We examine how increased Immigration and Customs Enforcement (ICE) activities impacted newborn health and prenatal care utilization in North Carolina around the time Section 287(g) of the Immigration and Nationality Act was first being implemented within the state. Focusing on administrative data between 2004 and 2006, we conduct difference-in-differences and triple-difference case-control regression analysis. Pregnancies were classified by levels of potential exposure to immigration enforcement depending on parental nativity and educational attainment. Contrast groups were foreign-born parents residing in nonadopting counties and all US-born non-Hispanic parents. The introduction of the program was estimated to decrease birth weight by 58.54 grams (95% confidence interval [CI], −83.52 to −33.54) with effects likely following from reduced intrauterine growth. These results are shown to coexist with a worsening in the timing of initiation and frequency of prenatal care received. Since birth outcomes influence health, education, and earnings trajectories, our findings suggest that the uptick in ICE activities can have large socioeconomic costs over US-born citizens.

Examining the Educational Spillover Effects of Severe Natural Disasters: The Case of Hurricane Maria
Umut Özek
Journal of Human Resources, forthcoming


This study examines the effects of internal migration driven by severe natural disasters on host communities, and the mechanisms behind these effects, using the large influx of migrants into Florida public schools after Hurricane Maria. I find adverse effects of the influx in the first year on existing student test scores, disciplinary problems, and student mobility among high-performing students in middle and high school that also persist in the second year. I also find evidence that compensatory resource allocation within schools is an important factor driving the adverse effects of large, unexpected migrant flows on incumbent students in the short-run.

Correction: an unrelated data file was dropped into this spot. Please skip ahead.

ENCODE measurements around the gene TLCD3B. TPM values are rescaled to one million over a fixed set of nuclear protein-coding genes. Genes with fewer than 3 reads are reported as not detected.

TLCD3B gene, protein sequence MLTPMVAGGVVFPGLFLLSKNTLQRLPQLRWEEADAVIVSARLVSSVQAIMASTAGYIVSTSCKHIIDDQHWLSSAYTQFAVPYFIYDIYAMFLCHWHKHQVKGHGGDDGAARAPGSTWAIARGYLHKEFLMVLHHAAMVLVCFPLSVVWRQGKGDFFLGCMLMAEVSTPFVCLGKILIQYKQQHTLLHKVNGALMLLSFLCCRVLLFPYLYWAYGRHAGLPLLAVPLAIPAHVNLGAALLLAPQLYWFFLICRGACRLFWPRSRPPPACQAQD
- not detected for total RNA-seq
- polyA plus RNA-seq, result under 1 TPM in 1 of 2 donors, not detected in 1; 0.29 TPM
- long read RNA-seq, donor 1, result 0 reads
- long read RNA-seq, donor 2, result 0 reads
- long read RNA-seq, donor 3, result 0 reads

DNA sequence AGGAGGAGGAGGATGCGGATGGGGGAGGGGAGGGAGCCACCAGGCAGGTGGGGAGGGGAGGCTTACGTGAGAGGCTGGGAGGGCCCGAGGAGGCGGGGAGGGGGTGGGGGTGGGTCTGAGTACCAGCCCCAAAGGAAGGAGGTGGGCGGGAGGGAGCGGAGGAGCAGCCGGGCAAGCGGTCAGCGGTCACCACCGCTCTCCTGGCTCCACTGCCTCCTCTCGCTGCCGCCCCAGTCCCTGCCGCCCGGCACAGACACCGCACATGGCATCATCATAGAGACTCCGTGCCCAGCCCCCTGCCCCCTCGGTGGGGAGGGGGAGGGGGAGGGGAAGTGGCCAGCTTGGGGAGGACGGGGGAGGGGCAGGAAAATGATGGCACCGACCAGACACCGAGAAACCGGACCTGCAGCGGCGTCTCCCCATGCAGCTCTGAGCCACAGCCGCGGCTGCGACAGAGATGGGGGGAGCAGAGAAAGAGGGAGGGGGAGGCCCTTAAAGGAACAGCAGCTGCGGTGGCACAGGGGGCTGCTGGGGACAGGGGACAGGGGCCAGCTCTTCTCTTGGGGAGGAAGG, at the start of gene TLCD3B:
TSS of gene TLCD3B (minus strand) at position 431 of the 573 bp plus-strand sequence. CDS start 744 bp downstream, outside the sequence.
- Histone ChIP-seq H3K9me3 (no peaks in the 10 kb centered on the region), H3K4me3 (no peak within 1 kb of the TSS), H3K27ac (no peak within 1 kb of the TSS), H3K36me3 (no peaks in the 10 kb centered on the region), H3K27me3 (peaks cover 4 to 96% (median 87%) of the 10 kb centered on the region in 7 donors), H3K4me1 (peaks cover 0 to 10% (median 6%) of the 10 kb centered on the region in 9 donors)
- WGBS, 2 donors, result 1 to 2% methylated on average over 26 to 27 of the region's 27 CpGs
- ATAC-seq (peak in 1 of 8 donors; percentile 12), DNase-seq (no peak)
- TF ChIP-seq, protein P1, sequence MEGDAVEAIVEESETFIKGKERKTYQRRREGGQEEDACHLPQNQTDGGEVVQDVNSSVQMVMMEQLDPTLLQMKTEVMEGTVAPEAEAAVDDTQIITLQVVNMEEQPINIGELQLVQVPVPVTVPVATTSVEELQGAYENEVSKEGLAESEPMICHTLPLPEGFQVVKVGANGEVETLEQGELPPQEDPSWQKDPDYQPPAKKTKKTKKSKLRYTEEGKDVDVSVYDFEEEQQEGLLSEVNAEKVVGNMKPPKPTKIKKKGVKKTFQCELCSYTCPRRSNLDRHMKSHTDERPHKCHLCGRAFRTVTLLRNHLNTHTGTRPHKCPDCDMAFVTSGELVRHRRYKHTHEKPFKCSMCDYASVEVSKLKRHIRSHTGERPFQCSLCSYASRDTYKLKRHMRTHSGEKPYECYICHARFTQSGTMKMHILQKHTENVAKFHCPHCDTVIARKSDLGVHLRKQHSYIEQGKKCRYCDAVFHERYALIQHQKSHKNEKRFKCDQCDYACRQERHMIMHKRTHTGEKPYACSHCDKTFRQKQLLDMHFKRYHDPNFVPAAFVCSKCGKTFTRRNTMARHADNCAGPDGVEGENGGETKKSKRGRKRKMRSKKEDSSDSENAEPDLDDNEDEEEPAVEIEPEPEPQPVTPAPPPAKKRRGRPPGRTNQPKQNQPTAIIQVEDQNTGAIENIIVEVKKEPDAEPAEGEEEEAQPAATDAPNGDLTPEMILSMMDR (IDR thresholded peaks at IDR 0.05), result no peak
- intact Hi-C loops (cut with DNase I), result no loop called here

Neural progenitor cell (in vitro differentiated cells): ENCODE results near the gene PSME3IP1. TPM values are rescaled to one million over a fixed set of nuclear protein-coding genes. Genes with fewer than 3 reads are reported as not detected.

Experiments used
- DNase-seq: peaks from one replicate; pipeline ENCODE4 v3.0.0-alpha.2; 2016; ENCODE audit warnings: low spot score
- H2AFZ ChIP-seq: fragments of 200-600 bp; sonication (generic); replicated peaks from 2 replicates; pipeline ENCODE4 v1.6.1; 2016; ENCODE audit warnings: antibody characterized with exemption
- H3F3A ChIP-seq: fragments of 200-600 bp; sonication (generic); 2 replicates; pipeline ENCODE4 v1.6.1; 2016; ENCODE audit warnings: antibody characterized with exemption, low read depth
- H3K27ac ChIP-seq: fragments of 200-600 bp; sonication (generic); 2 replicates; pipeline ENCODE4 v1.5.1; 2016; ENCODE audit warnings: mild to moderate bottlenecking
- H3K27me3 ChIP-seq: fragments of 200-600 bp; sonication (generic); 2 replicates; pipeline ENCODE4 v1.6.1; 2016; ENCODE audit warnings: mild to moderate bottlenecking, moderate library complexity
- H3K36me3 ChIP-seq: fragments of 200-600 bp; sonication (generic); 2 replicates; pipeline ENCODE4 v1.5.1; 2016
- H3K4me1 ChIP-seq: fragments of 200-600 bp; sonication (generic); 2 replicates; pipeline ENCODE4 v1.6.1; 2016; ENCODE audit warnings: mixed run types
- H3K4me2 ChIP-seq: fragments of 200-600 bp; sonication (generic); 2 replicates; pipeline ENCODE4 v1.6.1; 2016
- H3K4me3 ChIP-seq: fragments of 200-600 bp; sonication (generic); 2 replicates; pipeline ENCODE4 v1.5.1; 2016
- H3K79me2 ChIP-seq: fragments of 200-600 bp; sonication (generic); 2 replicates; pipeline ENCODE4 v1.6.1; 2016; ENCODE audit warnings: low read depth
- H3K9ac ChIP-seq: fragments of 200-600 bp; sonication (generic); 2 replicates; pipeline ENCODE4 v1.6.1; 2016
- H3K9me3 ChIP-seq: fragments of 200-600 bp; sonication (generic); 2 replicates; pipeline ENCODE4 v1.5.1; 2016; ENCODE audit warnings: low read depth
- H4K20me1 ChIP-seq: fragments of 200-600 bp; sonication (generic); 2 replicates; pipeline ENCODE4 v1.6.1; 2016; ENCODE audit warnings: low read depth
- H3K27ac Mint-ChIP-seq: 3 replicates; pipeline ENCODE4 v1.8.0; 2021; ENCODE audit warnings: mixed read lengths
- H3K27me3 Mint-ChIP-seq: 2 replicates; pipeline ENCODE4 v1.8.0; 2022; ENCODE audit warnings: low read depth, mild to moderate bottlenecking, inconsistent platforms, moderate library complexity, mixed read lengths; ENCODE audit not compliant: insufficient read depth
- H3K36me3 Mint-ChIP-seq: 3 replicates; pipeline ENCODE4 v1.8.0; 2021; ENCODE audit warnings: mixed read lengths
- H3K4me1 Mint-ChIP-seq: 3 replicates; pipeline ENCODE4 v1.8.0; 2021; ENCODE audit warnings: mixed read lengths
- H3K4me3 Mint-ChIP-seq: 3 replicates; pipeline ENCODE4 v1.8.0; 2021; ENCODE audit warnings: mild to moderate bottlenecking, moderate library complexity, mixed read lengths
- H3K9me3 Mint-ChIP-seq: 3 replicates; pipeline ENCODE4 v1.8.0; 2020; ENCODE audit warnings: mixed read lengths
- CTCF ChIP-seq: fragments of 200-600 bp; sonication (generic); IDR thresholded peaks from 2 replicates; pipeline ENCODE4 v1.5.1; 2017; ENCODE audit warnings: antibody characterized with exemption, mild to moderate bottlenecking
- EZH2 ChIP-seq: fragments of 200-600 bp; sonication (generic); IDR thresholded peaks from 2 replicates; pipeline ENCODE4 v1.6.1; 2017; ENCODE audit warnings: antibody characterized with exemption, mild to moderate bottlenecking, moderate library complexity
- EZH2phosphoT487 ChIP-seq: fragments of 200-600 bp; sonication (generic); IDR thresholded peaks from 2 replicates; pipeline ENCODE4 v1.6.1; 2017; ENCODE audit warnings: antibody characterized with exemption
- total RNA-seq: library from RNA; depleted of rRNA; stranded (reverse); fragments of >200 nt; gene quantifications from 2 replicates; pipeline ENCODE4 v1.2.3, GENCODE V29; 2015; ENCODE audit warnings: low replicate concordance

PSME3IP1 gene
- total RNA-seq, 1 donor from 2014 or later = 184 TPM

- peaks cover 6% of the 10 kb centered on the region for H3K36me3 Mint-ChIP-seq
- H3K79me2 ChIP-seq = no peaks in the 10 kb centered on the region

Skilled Labor Mobility and Firm Value: Evidence from Green Card Allocations
Mo Shen
Review of Financial Studies, forthcoming


This paper studies how the labor market frictions of skilled workers affect corporate valuation. The analysis features immigrant workers’ mobility constraints imposed by the U.S. green card application process and exploits exogenous variations caused by imperfections in the current immigration system. The study finds that relaxing mobility constraints negatively influences firm value. This effect is stronger for firms with higher labor adjustment costs. Reductions in investments and increases in labor costs are channels through which labor mobility adversely affects firm value. The findings suggest that monopoly rent over skilled workers is an important economic determinant of corporate valuation.

Hope, Emotional Charges, and Online Action: An Experimental Study of the DREAM Act
Luke Elliott-Negri et al.
Social Problems, forthcoming


This study investigates the causal relationship between an under-studied emotion -- hope -- and online action. We ask whether some emotions are more effective than others in driving a semi-behavioral outcome -- clicking a hyperlink. Using an experimental design, we find that a recorded speech that has been “emotionally charged” with hope increases respondents’ willingness to seek information about a contentious social issue, immigrant rights. We argue that the hope charge is uniquely powerful, in part because it energizes both beneficiary constituents (BCs) and conscience constituents (CCs) of social movements, as well as those of broader publics. We suggest that hope is a quintessential bridging charge, linking beneficiary constituents to these other groups. Our study builds on important methodological trends in the developing field of survey experimentation: it uses audio recordings to convey emotional charges and embeds a semi-behavioral measure at the conclusion of an internet-based survey experiment. We argue that hope has been empirically submerged in the discipline, and, when used to charge social movement frames, has under-acknowledged mobilizing power.